Hon Speaker, this week marks one of the most electrifying times in the South African history, when Patricia de Lille was the first person to expose corruption in the arms deal on 9 September 1999 and called for a commission of inquiry. It took 13 years to establish a commission, which today faces more challenges than successes.
President Zuma was right to establish the commission, but the commission is not his own and should not be used to distort the truth for South Africans. It is only right, therefore, that President Zuma is subpoenaed to appear before the commission. As a senior ANC leader, President Zuma had intimate dealings with the arms deal process. We cannot erase history. It is a fact that President Zuma faced more that 700 charges relating to corruption and this prosecution was discontinued. Everyone in Zuma's circle at the time seems to have benefitted in some way from the arms deal, especially his so- called adviser Schabir Shaik.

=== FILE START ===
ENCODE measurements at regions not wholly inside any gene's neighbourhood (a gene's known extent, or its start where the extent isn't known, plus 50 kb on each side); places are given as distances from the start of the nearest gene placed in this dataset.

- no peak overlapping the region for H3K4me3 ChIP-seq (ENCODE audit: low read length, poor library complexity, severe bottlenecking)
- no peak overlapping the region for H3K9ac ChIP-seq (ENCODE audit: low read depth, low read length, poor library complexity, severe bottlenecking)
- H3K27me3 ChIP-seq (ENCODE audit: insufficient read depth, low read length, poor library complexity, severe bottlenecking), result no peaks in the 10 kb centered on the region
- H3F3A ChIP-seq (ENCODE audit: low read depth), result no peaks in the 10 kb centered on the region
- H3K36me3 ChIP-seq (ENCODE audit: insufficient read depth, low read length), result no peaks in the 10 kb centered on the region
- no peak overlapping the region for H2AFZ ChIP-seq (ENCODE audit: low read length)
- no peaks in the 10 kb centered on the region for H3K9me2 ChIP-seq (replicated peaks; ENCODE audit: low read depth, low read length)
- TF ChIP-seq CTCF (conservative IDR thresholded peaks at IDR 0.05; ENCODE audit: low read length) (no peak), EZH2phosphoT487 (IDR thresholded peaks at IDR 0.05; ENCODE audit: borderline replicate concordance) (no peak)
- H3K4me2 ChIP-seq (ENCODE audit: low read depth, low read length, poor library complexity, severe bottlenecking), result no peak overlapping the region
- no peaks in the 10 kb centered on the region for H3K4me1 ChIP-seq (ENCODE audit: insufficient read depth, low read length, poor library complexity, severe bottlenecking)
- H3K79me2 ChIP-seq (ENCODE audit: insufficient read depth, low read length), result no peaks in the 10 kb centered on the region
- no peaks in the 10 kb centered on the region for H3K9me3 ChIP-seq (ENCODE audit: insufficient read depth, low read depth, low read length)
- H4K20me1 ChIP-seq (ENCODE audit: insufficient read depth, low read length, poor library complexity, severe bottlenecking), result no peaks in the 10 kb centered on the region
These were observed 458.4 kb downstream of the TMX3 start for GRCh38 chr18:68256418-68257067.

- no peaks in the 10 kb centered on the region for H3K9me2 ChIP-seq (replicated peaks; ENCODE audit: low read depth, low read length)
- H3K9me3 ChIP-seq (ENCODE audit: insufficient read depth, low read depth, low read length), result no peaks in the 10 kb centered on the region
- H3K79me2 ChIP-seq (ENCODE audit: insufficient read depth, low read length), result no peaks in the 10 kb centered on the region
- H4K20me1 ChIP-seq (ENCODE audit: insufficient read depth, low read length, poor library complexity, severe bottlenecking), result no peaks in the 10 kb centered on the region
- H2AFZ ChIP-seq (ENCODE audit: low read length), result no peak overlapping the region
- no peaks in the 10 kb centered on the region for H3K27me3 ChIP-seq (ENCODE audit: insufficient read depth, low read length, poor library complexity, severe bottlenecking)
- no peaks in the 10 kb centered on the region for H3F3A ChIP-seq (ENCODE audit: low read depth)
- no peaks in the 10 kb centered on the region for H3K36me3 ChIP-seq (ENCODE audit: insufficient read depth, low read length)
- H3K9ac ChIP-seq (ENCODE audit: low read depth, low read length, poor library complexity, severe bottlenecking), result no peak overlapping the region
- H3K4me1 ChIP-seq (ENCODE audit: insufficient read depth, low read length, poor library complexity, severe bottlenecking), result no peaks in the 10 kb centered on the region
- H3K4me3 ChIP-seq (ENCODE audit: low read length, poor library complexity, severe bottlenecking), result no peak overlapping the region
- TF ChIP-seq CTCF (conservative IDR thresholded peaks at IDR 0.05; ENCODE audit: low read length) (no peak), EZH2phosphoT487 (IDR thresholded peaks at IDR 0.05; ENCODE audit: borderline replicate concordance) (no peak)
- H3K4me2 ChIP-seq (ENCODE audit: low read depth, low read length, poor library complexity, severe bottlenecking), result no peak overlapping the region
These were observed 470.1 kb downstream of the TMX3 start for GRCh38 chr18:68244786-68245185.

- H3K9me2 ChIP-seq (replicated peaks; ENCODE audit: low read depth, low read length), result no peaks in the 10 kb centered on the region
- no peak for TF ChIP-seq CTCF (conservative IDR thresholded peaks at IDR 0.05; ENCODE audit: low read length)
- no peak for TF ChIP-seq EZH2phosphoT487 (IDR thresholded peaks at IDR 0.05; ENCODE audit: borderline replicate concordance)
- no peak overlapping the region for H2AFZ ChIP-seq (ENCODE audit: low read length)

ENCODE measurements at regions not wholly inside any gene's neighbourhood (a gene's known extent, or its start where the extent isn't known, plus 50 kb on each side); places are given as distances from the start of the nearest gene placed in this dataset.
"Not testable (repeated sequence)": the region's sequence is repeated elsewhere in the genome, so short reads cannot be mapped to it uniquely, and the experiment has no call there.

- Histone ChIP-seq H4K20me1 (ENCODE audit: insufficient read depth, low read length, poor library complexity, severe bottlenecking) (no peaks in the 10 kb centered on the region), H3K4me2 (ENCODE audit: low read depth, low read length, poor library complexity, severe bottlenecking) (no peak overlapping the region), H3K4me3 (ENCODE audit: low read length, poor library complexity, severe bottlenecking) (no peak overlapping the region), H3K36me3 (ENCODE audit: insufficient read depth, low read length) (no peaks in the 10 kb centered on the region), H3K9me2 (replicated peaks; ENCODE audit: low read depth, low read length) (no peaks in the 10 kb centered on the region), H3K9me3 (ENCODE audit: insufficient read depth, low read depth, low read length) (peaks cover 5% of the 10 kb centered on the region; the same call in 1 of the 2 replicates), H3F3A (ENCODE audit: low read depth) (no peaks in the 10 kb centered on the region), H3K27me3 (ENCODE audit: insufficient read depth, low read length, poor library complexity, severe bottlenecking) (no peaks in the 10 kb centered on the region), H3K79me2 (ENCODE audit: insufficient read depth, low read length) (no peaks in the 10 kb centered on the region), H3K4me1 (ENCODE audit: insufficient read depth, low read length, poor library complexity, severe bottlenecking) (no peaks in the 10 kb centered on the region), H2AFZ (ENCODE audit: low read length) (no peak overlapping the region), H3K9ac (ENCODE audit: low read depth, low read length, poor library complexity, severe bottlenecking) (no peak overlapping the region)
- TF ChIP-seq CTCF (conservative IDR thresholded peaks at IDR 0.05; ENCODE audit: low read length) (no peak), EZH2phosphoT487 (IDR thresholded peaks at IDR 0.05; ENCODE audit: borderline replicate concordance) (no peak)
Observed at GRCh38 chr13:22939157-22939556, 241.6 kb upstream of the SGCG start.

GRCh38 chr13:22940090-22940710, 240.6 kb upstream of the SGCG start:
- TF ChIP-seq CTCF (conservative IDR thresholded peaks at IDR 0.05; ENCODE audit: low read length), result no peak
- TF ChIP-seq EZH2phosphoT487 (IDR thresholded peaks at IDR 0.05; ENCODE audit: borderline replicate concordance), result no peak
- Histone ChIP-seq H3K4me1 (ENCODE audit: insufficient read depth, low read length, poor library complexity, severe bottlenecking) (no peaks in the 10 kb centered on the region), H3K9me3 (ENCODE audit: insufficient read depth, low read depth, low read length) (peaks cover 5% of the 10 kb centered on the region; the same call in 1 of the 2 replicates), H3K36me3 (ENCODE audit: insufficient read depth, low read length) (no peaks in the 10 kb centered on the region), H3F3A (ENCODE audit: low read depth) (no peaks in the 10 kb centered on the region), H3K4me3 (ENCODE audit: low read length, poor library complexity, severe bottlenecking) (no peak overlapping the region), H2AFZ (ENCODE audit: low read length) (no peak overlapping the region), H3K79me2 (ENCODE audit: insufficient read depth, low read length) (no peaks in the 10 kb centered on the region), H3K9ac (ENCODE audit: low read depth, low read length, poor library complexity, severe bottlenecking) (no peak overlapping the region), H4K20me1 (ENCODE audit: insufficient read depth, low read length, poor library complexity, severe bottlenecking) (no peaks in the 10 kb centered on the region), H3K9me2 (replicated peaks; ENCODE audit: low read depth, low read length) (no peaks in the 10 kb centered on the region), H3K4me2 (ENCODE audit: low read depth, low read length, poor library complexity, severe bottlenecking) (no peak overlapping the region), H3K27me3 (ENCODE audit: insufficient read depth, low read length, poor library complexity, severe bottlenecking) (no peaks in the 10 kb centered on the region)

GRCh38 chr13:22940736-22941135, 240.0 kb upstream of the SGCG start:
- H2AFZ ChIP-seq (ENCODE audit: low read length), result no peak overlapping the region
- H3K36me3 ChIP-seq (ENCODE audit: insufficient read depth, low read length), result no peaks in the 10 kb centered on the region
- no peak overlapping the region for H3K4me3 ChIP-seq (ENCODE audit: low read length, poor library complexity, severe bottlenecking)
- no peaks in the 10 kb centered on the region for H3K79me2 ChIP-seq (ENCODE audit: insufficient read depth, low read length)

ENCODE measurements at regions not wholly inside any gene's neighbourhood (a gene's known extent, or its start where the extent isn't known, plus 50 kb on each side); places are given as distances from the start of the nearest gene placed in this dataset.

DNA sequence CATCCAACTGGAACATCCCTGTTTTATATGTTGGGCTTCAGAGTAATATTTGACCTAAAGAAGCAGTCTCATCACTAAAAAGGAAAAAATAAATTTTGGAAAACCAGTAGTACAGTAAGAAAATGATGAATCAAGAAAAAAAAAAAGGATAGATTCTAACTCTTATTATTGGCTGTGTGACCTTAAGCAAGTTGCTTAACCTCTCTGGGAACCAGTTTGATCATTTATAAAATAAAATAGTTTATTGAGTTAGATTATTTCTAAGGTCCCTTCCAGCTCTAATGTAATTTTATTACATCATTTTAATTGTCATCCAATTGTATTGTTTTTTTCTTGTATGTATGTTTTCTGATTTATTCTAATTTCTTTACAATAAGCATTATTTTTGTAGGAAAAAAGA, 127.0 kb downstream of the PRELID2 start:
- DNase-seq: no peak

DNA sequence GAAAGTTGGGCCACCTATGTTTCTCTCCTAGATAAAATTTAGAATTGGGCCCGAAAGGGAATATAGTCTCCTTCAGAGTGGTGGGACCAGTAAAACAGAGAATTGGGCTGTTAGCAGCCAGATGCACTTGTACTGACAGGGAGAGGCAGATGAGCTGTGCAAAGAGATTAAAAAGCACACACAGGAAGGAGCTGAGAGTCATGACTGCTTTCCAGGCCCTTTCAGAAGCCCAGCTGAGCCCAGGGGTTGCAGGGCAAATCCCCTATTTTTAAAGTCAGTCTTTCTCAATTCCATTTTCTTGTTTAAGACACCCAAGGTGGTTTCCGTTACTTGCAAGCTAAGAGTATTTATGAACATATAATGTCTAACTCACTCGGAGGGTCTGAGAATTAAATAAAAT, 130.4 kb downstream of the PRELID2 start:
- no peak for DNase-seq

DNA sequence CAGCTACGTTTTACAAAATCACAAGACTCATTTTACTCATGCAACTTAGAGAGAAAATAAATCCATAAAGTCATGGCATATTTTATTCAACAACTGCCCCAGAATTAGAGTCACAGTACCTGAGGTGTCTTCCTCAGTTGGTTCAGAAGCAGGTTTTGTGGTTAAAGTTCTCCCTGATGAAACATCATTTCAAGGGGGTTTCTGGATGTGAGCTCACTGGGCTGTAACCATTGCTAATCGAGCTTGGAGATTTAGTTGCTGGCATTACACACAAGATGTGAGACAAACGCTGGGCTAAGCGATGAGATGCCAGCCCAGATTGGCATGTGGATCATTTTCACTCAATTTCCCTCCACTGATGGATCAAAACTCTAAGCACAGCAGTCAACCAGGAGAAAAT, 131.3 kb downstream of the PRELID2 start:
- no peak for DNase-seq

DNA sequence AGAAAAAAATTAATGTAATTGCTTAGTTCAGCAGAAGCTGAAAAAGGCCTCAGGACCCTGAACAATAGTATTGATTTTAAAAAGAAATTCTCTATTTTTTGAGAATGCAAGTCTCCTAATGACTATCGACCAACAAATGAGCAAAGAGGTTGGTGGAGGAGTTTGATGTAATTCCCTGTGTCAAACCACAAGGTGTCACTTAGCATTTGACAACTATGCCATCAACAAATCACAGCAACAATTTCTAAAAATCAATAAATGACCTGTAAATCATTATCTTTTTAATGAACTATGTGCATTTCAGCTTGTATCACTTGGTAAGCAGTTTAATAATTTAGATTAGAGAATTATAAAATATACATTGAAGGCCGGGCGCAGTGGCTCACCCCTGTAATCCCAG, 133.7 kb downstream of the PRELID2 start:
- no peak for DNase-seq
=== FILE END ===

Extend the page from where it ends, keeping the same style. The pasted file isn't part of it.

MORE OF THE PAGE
I urge this Parliament and all South Africans to join me in demanding President Zuma's appearance. If the President truly has nothing to hide, then let him go to the commission voluntarily. Instead of having a whitewash commission report, let us have a commission report that washes away the filth of the arms deal. [Interjections.] That means all the facts and all the players. I thank you. [Applause.]